Missile strike on Pakistani Islamic school slaughters 80
1 November 2006
A devastating pre-dawn missile strike on an Islamic school in Chingai in the remote Bajaur agency of Pakistan has left at least 80 students and teachers dead. The attack, which levelled the buildings and left just a handful of survivors, has provoked angry protests throughout the country.
Pakistan’s President Pervez Musharraf claimed responsibility for the raid, alleging that all of the dead were “militants” undergoing training for attacks on US-led forces across the nearby border with Afghanistan. “Anyone who says that these people were innocent is telling lies,” he said.
Local villagers have insisted that children as young as five were among the victims. One of the survivors, Abu Bakar, 22, told the press from his hospital bed in Peshawar that only two other students—aged 15 and 16—were still alive. “There was no militant training in the madrassa,” he said. “We had come here to learn God’s religion.”
The school was run by cleric Maulana Liaquat who was killed in the attack. He was a leader of the Islamist Tanzim Nifaz Shariat Mohammadi (TNSM) and made no secret of his support for anti-US insurgents in Afghanistan. According to various press reports, Liaquat had connections to Ayman al-Zawahiri and other senior Al Qaeda leaders who may have been the prime target of the attack.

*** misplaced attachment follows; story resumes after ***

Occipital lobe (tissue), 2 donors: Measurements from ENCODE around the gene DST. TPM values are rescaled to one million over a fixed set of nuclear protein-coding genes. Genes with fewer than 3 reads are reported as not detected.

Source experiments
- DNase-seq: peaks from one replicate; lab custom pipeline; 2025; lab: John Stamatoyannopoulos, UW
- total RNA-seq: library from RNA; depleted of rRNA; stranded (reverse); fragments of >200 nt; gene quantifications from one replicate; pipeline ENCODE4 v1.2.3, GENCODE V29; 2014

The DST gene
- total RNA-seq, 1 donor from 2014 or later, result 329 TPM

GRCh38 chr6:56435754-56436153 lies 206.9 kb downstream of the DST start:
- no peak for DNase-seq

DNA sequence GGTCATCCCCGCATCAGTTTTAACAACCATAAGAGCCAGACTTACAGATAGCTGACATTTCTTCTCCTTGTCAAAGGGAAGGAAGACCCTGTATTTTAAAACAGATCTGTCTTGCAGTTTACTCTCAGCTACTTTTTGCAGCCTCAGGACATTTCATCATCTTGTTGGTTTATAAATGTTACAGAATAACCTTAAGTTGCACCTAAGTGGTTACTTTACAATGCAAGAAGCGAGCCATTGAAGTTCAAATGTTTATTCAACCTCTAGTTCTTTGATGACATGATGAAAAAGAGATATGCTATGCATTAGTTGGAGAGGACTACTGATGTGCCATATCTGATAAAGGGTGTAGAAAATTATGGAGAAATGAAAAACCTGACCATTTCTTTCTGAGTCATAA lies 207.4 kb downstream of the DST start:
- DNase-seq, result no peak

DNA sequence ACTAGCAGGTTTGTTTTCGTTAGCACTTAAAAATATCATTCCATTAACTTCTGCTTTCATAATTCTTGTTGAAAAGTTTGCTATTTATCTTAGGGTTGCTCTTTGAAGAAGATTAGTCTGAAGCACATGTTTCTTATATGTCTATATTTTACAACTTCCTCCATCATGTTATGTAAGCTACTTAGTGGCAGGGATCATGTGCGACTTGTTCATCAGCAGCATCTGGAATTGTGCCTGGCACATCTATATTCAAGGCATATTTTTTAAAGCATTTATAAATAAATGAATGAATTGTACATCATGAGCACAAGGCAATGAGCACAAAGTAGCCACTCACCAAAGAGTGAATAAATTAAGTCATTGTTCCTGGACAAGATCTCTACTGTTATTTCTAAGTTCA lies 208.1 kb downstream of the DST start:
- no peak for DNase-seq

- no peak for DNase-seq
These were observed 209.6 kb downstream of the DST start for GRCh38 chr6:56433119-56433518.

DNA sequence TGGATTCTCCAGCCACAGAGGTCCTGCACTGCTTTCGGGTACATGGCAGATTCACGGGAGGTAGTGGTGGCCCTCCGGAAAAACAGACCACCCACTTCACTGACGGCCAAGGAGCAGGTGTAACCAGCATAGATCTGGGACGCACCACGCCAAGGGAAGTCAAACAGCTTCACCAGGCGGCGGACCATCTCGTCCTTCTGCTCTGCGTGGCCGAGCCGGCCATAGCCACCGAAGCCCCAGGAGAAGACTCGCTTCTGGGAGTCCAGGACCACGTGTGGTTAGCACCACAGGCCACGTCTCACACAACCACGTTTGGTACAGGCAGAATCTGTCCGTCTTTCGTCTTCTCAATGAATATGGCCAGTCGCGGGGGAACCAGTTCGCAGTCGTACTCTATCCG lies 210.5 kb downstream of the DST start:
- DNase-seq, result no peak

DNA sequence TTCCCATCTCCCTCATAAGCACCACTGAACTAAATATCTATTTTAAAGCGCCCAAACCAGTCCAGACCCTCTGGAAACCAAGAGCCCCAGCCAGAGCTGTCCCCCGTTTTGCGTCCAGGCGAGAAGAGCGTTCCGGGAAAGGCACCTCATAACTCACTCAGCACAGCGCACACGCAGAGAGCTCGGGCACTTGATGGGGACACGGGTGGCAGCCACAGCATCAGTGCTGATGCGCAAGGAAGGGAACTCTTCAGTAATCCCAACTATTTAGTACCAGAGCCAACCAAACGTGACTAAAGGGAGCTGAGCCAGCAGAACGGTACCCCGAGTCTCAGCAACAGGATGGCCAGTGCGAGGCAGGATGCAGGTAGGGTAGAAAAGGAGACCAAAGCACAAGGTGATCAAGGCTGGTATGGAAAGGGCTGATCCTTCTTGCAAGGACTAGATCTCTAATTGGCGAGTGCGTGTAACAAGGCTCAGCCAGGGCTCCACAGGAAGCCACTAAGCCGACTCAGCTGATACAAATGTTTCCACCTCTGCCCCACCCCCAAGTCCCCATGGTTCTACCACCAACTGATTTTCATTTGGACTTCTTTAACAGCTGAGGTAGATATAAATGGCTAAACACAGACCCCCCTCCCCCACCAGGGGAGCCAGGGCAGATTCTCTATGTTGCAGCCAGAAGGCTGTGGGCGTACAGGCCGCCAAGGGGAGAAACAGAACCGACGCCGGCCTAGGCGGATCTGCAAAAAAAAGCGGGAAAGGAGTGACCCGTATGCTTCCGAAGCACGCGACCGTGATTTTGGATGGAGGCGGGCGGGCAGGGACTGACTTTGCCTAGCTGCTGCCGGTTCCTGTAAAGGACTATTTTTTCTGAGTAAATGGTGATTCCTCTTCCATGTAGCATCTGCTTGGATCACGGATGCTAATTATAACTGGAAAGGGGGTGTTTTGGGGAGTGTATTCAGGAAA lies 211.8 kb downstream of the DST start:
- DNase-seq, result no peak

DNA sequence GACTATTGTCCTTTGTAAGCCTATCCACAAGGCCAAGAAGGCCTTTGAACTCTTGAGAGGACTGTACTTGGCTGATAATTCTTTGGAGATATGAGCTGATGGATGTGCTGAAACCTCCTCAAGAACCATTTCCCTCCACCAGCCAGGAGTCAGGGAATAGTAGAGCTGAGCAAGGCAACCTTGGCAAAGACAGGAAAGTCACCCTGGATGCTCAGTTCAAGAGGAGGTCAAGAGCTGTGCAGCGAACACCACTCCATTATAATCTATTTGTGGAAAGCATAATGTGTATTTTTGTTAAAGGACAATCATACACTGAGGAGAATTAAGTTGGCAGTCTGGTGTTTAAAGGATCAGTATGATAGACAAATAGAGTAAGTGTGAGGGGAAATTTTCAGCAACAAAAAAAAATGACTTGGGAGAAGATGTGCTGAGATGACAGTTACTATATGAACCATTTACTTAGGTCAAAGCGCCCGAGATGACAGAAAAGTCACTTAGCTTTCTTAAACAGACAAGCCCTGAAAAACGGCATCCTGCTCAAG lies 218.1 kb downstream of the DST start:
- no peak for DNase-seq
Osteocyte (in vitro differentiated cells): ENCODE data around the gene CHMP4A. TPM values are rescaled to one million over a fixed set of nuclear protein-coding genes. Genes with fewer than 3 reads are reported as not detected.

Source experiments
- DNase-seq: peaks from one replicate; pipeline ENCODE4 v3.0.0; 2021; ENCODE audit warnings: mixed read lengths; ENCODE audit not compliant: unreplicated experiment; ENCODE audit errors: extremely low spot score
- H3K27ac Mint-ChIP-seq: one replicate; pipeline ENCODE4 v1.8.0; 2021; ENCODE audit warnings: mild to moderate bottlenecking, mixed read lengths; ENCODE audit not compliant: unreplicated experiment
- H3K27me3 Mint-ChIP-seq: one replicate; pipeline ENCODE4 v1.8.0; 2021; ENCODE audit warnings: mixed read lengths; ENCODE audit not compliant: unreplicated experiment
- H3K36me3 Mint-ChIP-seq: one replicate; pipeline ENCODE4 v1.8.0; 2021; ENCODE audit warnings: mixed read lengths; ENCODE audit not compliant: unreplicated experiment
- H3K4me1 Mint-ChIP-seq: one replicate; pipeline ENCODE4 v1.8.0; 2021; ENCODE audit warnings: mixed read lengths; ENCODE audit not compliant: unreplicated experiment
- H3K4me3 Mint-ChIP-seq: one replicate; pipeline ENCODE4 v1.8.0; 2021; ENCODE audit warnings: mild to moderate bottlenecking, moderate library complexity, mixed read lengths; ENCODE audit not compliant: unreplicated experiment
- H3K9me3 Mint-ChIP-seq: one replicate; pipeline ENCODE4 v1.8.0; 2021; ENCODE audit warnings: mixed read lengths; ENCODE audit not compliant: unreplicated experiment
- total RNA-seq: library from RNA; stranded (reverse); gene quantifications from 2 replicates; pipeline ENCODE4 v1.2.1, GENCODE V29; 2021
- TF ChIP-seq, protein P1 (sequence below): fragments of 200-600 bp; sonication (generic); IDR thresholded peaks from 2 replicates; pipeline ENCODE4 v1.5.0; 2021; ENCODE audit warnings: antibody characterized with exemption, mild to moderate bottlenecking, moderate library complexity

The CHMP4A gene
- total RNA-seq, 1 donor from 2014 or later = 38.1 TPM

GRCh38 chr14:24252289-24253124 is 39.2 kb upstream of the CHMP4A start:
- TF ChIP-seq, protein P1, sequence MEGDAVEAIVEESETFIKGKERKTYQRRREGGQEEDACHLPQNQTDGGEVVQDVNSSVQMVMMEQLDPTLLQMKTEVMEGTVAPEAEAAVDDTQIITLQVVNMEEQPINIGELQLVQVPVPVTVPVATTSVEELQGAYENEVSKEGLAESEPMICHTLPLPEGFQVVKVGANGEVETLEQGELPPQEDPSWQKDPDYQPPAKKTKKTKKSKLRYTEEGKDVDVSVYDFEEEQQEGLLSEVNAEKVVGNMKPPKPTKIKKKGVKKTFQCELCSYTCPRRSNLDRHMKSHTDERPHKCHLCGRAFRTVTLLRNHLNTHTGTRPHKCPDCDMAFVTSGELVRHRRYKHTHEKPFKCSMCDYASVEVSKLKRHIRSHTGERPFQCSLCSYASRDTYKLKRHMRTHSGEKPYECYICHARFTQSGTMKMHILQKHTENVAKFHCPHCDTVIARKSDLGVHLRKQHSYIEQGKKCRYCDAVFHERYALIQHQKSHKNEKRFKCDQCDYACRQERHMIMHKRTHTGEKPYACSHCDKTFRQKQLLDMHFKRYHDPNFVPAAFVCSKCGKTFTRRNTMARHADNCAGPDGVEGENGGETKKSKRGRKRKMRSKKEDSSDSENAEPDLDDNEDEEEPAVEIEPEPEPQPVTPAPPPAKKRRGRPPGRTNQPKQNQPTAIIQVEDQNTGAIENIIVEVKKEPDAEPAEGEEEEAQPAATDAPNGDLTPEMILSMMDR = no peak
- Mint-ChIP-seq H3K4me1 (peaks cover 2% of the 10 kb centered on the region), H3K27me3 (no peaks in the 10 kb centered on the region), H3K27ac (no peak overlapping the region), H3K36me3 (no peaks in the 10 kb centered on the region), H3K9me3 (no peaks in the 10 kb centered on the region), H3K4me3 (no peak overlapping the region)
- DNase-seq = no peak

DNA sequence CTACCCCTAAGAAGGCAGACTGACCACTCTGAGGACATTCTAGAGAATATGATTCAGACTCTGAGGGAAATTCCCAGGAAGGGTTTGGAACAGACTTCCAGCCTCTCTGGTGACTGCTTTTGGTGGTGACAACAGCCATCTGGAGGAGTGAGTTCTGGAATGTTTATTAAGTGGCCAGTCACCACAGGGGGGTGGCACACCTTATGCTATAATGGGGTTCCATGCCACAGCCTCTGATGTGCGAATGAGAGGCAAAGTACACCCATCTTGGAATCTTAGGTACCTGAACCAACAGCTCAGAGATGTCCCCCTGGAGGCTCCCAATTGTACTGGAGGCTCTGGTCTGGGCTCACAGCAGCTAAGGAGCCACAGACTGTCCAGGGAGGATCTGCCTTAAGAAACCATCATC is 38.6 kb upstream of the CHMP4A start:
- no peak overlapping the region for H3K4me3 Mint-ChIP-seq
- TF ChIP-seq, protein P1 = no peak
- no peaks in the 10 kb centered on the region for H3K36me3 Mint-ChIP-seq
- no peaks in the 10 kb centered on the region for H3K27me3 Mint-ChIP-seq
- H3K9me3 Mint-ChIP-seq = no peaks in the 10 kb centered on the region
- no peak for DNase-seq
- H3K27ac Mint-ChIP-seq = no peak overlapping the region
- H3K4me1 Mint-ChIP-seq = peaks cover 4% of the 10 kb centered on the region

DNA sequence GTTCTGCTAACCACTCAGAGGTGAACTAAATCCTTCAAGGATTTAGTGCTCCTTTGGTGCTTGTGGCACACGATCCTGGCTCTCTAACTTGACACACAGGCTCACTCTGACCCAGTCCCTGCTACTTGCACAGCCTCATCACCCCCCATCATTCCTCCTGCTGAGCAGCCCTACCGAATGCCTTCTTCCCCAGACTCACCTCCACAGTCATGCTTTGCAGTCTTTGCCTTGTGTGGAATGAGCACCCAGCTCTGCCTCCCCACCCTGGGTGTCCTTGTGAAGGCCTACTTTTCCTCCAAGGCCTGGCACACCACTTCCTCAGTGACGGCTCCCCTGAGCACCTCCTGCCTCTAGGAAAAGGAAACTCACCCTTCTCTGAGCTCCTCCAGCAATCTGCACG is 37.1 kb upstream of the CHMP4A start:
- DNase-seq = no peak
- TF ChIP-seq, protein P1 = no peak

However, not one of the allegations against Liaquat and his students has been proven. Even if the claims were true, there was no justification for the indiscriminate slaughter that took place. Yet, in all the international press coverage, there is a complete absence of any criticism. Under the banner of the fraudulent US “war on terror”, it is now accepted that military forces have a licence to act as judge, jury and executioner.
More than 15,000 people protested against the attack in Khar, the main town in Bajaur agency, on Tuesday. Angry protesters chanted “Death to Bush! Death to Musharraf!” and “Anyone who is friend of America is a traitor!” The rally adopted a verbal resolution to stone to death anyone caught spying for the Pakistani army or the US government. Smaller rallies took place in the cities of Karachi, Peshawar, Lahore, Multan, Quetta and Islamabad, where participants burned American flags and called for Musharraf’s overthrow.
Musharraf and the Pakistani military have gone to great lengths to deny claims that US forces carried out the attack. Locals told the media that unmanned US Predator drones, which are capable of firing missiles, were flying above the village before the attack. “We heard two blasts at about 4.50 am, whereas the Pakistani helicopters appeared a good 10 minutes later,” an eyewitness told the BBC.
Pakistani military spokesman Major General Shaukat Sultan refused to say how much US assistance was involved. “Intelligence sharing was definitely there, but to say they [US forces] have carried out the operation, that is absolutely wrong.” Foreign Office spokeswoman Tasnim Aslam went one step further, rejecting any suggestion that Pakistan was responding to foreign pressure. “It has nothing to do with any influence or pressure,” she said. “It is something that we have done.”